Insure versus ensure - which word is the most appropriate in which context? The two words appear to have identical meanings on many levels, but there are some important subtle differences. This article explores the history of the words, highlighting their divergences and similarities.
The prefixes en- and in- mean basically the same thing. In- was the Latin prefix meaning "into". When adapted into Old French, the Frankish language which was basically dominated by Vulgar Latin with a small input of Germanic and Gaelic, in- became en-. When again adapted into English, it was common for the Old French variations to be reconverted back to the Latin originals. This trend was not applied rigorously, hence the existence in English of a few curious pairs like inquire and enquire, both meaning the same thing. As the French language developed however, the prefix en- did not maintain a stable meaning. Instead, it accumulated some other senses, one of which was "to make". This has survived in modern English verbs like endear and encourage.
The introduction of "ensure" and "insure" into English
The late 14th century, French verb enseurer, combining the prefix en- with seur ("sure"), meant "to make sure". Enseurer was related to the other Old French word asseurer, which stemmed from the Latin prefix ad-, meaning "to" or "toward", and again seur. These two words were transmitted to English as ensure and assure respectively. Following the pattern described above, insure was created in the middle of the 15th century as an identical variation of ensure, harking back to the original Latin prefix. The verb assure, however, accumulated an additional meaning, "to make sure/protect against damage by financial payments". In the 1630s, this meaning was adopted by insure instead, which replaced assure in this sense. For ensure, the definition never changed, it always meant and continues to mean "to make sure".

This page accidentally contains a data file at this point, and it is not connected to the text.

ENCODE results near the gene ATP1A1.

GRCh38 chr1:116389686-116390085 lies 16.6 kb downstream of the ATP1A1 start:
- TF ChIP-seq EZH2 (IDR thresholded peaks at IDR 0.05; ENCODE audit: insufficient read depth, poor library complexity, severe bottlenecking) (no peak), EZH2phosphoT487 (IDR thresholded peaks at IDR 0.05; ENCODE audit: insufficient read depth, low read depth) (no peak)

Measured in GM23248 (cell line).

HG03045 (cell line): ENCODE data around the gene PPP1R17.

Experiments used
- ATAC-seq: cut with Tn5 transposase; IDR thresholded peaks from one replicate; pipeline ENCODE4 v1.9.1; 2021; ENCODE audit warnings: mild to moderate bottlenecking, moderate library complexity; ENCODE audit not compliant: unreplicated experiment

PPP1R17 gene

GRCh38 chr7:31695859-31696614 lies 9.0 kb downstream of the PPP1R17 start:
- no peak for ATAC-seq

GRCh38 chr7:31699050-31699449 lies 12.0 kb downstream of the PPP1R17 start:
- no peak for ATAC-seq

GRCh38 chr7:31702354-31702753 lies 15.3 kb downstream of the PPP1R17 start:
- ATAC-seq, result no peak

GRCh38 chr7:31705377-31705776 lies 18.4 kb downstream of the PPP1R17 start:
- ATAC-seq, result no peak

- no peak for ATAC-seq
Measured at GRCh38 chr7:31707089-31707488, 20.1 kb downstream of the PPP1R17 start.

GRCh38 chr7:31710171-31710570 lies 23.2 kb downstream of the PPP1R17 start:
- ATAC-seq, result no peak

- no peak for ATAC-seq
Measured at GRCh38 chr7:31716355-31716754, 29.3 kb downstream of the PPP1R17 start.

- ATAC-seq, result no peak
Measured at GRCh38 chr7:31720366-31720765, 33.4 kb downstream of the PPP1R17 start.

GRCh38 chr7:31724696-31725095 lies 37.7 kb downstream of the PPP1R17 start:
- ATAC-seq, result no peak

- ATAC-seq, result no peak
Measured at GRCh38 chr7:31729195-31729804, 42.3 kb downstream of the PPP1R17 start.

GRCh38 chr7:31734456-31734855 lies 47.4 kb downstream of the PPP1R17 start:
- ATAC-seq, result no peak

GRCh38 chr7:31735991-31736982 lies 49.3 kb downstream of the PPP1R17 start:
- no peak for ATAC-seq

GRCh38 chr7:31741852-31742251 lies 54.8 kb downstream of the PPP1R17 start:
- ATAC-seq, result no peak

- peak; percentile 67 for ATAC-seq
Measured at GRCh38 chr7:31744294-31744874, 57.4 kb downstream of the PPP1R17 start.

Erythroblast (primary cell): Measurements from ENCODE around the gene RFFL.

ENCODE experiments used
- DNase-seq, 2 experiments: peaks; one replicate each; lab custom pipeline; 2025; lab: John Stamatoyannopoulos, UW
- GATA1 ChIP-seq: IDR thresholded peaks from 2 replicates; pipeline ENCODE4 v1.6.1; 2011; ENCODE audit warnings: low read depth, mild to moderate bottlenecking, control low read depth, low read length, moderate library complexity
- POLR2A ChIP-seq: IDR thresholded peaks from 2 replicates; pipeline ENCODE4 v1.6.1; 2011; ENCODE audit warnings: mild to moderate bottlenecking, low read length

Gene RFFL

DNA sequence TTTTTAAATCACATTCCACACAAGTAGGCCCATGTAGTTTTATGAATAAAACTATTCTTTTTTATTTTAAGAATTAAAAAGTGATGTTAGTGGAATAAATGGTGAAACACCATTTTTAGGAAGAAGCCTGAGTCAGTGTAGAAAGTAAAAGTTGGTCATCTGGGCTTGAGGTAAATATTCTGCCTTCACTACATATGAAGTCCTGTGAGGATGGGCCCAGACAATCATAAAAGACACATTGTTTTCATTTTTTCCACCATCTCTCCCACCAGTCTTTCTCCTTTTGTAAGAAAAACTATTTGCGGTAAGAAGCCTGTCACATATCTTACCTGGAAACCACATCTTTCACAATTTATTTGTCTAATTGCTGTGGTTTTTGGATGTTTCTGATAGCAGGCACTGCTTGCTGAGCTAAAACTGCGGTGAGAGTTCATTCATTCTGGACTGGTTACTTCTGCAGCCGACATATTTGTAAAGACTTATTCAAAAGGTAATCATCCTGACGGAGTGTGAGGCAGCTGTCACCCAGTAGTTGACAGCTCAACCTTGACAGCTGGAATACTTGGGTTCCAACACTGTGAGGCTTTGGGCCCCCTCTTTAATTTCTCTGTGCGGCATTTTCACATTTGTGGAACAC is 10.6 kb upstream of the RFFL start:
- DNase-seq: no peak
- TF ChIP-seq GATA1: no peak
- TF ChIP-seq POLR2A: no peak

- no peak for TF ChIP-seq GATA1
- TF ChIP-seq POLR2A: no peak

Ensure and insure in modern English
Now that we understand the origins of the two words, should we use insure or ensure? To define ensure has never been a difficult task. The meaning "to make sure" leaps out from its etymological history, and it can be used in exactly this sense with no variation. Regarding insure, the definition is clear concerning its primary meaning - it is the same as ensure. The words can be used interchangeably in this sense. Its secondary meaning, however, "to make sure/protect against damage by financial payments", stems from cultural developments and not etymological trends. The important point is this: if your context demands a word meaning "to make sure", you can use either ensure or insure. However, if your context demands a word relating to protection against damage by making payments, you can use insure only.